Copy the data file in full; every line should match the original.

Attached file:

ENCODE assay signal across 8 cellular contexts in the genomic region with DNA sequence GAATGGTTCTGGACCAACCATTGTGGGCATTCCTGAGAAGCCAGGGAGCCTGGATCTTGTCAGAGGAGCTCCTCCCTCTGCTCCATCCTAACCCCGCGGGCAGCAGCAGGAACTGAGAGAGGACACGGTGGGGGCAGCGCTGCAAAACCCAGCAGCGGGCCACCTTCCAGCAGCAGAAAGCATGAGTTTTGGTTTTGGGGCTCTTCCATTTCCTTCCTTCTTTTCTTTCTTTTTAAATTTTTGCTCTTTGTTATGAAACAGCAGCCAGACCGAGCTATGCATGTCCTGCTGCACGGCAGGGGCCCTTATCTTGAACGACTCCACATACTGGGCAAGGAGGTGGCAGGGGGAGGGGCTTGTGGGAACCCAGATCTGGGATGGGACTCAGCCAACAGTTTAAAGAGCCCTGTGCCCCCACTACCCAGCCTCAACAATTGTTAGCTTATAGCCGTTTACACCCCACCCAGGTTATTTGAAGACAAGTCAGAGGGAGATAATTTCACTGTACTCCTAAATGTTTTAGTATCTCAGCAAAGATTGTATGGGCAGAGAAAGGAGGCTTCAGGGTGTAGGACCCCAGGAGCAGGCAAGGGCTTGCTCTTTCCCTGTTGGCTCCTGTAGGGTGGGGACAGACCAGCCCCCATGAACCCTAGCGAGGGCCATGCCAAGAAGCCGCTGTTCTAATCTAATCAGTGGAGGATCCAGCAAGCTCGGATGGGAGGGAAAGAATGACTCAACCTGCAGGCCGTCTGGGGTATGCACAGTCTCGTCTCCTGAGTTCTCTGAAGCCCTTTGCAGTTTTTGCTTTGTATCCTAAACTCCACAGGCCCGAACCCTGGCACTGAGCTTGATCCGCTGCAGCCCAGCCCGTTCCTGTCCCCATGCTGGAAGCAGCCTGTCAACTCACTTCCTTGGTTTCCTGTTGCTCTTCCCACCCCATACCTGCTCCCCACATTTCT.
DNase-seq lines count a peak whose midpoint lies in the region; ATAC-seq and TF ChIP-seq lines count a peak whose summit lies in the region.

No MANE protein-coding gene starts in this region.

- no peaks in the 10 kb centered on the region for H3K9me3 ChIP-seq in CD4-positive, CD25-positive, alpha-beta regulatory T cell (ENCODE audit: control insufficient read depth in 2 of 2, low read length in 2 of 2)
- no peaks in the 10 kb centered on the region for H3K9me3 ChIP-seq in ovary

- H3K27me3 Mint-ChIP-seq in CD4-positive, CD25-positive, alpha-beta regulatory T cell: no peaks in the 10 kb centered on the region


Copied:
ENCODE assay signal across 8 cellular contexts in the genomic region with DNA sequence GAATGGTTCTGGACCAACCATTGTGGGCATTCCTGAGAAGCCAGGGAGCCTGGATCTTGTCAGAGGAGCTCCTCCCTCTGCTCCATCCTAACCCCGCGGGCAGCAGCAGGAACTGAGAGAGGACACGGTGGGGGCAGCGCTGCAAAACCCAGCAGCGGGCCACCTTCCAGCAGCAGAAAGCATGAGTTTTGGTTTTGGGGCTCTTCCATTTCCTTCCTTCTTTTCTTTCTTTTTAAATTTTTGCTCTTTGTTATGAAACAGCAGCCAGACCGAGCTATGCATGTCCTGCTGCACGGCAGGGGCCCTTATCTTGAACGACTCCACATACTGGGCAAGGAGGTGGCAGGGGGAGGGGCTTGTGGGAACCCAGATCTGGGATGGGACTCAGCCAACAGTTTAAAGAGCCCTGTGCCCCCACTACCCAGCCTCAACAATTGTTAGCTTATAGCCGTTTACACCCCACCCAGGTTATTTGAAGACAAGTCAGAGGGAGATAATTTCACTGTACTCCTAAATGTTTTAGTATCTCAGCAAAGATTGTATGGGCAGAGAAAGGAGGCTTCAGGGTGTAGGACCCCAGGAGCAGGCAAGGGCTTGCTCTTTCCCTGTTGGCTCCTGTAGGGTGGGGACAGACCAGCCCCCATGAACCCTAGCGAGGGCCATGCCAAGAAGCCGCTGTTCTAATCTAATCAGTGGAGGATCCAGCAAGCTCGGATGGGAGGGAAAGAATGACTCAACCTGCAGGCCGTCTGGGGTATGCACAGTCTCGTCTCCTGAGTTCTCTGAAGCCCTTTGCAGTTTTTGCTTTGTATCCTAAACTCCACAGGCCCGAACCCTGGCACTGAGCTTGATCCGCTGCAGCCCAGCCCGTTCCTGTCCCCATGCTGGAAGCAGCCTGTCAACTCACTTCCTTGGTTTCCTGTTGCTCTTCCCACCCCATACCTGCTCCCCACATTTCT.
DNase-seq lines count a peak whose midpoint lies in the region; ATAC-seq and TF ChIP-seq lines count a peak whose summit lies in the region.

No MANE protein-coding gene starts in this region.

- no peaks in the 10 kb centered on the region for H3K9me3 ChIP-seq in CD4-positive, CD25-positive, alpha-beta regulatory T cell (ENCODE audit: control insufficient read depth in 2 of 2, low read length in 2 of 2)
- no peaks in the 10 kb centered on the region for H3K9me3 ChIP-seq in ovary

- H3K27me3 Mint-ChIP-seq in CD4-positive, CD25-positive, alpha-beta regulatory T cell: no peaks in the 10 kb centered on the region